How To Archive WordPress Posts and Pages

What do you do with published WordPress content that you want to remove from public view but don’t want to trash?

You archive it. Simple. Well, no. Functionality that arguably should either be built-in or definitely should be easy to implement is actually unnecessarily difficult. It also doesn’t help that WordPress muddies the waters by using the archive term for older posts.

In this article, I’ll show you how you can archive content using the Edit Flow plugin to do the heavy lifting.

What’s Your Status?
Install the Edit Flow Plugin
Switch Off Unused Modules
Configure the Statuses
But What About Menus?
Archiving is an important but missing part of WordPress

Note: The approach described in this article applies to posts, pages and custom post types. I’ve used the term “post” simply for convenience.

What’s Your Status?

To provide archiving, we need to add another step to the end of the publishing process, an option after “published”, by adding a new post status of “archived”. Archiving posts is then a simple matter of changing the post status to the new status and ensuring that the archived post does not appear anywhere on the site, including in search results and menus.

WordPress has eight built-in post statuses and adding to the list is very easy. However, simple tasks such as adding the new status to the post status drop-down in the Publish meta box on the post edit screen is frustratingly difficult. With no helpful filter or action available within WordPress itself, the most common solution uses JQuery-assisted HTML acrobatics to force new statuses into the user interface in the browser. Not exactly development best practice.

Fortunately, the Edit Flow plugin can help us extend the publishing workflow whilst avoiding client-side HTML wrangling.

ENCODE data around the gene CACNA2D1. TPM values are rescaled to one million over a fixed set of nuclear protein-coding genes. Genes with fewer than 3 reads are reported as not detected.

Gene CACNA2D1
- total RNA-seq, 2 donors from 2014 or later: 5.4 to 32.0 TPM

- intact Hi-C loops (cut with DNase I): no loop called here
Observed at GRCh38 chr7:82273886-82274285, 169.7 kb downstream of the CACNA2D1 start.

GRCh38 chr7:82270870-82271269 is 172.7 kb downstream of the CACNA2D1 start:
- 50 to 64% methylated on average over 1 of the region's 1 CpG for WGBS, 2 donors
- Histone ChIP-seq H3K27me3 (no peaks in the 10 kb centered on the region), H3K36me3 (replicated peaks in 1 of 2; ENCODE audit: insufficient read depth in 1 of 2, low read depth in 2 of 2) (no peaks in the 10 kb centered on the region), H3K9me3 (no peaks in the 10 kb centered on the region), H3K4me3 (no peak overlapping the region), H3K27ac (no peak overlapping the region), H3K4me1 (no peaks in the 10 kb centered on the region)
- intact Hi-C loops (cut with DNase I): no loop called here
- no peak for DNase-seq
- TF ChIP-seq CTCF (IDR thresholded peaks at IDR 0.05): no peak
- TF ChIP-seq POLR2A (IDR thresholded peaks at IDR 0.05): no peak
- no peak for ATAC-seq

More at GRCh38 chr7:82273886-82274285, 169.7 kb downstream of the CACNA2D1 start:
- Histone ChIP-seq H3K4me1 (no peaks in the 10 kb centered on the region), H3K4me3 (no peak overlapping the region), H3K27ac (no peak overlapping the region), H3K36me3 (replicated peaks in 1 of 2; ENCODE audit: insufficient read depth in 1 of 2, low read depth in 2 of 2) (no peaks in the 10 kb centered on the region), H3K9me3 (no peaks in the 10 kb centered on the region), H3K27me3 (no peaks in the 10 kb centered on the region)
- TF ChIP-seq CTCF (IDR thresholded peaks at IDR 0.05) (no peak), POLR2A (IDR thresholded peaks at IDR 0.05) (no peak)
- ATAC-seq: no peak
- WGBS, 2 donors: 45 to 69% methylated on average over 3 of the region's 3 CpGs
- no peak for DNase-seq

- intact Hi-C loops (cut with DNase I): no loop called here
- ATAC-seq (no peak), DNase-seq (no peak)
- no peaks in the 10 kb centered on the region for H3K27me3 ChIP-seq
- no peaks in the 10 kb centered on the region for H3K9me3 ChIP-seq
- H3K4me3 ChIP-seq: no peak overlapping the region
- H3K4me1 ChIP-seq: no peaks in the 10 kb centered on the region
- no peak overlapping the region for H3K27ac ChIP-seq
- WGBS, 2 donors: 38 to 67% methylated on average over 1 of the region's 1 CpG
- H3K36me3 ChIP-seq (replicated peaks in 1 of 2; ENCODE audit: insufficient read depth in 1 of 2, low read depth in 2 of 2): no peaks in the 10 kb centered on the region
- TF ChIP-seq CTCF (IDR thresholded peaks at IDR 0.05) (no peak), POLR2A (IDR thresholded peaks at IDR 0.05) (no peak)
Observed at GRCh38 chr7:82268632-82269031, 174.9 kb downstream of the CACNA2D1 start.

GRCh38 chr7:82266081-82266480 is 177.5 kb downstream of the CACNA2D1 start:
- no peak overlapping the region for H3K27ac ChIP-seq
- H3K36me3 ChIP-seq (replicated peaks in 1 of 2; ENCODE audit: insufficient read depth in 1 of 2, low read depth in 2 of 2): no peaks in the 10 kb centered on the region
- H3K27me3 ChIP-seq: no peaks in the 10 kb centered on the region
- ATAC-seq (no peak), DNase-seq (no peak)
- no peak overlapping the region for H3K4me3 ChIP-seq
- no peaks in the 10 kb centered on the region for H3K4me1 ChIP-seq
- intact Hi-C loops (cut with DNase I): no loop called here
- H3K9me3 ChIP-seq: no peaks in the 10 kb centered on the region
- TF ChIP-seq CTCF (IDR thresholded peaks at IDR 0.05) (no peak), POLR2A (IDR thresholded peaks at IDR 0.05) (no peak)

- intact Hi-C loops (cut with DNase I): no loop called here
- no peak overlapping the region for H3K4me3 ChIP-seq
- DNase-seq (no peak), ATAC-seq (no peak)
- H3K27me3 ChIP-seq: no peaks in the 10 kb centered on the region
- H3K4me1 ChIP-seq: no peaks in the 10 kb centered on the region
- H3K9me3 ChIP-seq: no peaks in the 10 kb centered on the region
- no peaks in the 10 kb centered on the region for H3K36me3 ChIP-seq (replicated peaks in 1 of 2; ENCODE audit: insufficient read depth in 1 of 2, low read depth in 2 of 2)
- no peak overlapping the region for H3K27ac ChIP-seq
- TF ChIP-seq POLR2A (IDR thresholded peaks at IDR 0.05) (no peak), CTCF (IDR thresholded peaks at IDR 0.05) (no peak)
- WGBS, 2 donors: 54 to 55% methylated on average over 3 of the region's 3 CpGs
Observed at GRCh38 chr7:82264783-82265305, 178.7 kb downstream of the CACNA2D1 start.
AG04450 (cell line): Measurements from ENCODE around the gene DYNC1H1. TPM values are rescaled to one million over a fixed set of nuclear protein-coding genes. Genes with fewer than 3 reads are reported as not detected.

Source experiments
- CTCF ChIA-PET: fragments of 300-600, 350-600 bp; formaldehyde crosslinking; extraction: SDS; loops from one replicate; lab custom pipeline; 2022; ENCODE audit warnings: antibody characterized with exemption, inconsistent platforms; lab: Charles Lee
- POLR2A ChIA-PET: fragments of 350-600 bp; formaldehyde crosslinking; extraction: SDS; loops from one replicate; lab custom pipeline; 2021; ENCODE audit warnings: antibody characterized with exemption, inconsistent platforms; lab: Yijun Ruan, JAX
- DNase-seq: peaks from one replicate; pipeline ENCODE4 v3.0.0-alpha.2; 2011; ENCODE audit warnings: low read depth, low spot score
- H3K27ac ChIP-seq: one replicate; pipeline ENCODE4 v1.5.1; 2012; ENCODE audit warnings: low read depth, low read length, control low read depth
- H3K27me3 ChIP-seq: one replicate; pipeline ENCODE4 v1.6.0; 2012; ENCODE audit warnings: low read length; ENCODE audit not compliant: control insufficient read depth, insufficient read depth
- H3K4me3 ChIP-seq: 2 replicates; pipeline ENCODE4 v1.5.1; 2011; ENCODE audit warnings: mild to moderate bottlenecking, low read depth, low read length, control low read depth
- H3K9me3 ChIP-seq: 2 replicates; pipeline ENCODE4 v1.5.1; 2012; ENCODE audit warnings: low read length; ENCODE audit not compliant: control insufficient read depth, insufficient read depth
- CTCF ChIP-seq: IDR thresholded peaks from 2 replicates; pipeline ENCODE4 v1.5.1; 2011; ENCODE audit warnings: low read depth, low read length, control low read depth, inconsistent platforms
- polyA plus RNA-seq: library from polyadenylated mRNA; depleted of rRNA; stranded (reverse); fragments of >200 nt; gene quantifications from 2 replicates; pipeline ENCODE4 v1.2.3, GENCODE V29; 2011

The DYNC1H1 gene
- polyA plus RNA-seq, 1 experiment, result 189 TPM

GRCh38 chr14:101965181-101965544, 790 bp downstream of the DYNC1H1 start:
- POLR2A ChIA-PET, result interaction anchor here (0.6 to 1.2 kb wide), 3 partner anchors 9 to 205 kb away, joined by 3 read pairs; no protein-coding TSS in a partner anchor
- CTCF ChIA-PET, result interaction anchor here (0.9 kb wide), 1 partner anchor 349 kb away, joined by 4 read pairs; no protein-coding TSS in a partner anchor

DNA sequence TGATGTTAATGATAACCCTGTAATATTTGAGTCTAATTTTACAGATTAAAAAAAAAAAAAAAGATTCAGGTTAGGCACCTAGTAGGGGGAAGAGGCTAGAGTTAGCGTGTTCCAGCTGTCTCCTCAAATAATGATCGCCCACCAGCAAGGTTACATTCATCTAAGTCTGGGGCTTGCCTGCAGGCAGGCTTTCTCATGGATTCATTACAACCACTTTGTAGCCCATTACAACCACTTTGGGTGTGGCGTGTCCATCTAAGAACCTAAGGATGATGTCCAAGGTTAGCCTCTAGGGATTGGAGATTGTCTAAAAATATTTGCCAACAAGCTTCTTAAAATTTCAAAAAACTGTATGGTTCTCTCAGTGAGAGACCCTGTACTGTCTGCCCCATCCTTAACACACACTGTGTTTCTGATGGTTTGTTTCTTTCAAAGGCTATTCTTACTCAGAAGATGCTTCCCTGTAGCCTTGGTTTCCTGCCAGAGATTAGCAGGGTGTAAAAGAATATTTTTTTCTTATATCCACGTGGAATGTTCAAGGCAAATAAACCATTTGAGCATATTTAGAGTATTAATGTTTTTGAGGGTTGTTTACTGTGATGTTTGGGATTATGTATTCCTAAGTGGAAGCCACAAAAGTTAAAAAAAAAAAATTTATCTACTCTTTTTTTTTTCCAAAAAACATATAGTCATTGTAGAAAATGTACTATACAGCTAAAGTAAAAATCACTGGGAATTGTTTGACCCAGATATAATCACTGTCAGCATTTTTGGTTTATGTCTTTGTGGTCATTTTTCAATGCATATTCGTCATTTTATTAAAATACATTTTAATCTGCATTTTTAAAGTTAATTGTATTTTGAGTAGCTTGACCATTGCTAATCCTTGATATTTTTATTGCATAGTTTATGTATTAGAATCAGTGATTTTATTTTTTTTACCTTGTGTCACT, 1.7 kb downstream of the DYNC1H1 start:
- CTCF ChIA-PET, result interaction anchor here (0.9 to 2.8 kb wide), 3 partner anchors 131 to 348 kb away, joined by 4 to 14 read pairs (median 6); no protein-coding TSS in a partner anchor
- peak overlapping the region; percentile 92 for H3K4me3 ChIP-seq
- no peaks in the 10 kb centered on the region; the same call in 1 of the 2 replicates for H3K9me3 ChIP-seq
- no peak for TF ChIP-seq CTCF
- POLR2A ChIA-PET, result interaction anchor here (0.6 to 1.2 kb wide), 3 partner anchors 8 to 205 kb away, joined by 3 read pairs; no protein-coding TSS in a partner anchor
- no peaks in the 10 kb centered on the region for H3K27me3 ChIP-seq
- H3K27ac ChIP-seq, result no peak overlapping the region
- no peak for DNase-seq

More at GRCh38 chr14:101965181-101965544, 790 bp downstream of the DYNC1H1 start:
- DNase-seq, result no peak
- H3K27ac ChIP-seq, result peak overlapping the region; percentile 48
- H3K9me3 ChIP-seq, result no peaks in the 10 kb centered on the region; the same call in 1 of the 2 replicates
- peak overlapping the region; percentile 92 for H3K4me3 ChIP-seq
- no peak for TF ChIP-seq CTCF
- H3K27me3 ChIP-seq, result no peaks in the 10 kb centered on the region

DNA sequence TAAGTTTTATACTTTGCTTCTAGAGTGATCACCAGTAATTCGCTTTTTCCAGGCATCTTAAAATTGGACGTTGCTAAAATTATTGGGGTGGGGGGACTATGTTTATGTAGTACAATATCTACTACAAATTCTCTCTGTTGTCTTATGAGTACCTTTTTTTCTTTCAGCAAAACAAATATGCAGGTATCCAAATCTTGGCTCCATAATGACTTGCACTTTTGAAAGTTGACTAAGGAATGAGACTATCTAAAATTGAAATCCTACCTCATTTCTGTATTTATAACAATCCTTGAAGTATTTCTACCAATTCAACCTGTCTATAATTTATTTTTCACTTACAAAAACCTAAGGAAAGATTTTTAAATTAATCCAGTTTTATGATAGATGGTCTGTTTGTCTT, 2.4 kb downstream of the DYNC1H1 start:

Install the Edit Flow Plugin

Edit Flow has plenty of great features for managing posts in a team environment. We won’t go into them here but I’d recommend reading Paul Kaiser’s review of Edit Flow here on

Switch Off Unused Modules

For now, we just need to have Edit Flow’s Custom Statuses module enabled, so once installed, click on Edit Flow in the main menu and disable all modules except for Custom Statuses.

For archiving you only need Custom Statuses but check out the other modules too.

Configure the Statuses

Click on Custom Statuses and,

Make the Draft status the default status by hovering your mouse over “Draft” and clicking on the “Make Default” menu option.
Delete all the statuses except for Draft (again, roll your mouse over the status and click on the Delete menu option).
Use the “Add New” form to add a new custom status of “Archived”. Click on the “Options” tab and select the post types that you want to be able to archive – custom post types are available as well.

Now, in the Publish meta box on the post edit screen, the Status drop down will show the Custom Statuses, including the new Archived status.

The updated Status dropdown.

To archive a post, simply select “Archived” and click on “Update”. This will remove the post from the front-end, including searches. You’ll also see that an “Archived” link, complete with post count, is added to the status links at the top of the post list page, giving you quick and easy access to the archived posts.

The new Archived link added to the post list screen

But What About Menus?

WordPress ignores the status when it comes to building menus. If you’ve put a page in the menu then it will be shown even if its status is archived or, indeed, draft.

To save you having to check your menus every time you archive a page, use this code either in your functions.php file or in a simple plugin:

function remove_archived_from_menu($post) {
add_action( ‘publish_to_archived’, ‘remove_archived_from_menu’);

This hooks into the status change action that is fired every time a post changes status. In this case we are interested in the change from “publish” to “archive” (draft items are unlikely to be in a menu). When that change occurs we want to delete any menu item with the post’s ID.

Archiving content is a fairly basic function of a content management system and it’s a little surprising that WordPress doesn’t already have this facility built-in. Rolling your own solution is cumbersome and the simplest solution is a hack that would not sit well with most developers.

Using Edit Flow to provide archiving is a straight-forward, hack-free solution that not only provides simple archiving functionality but also an introduction to a powerful content management plugin.

Photo credit: Hannes Grobe

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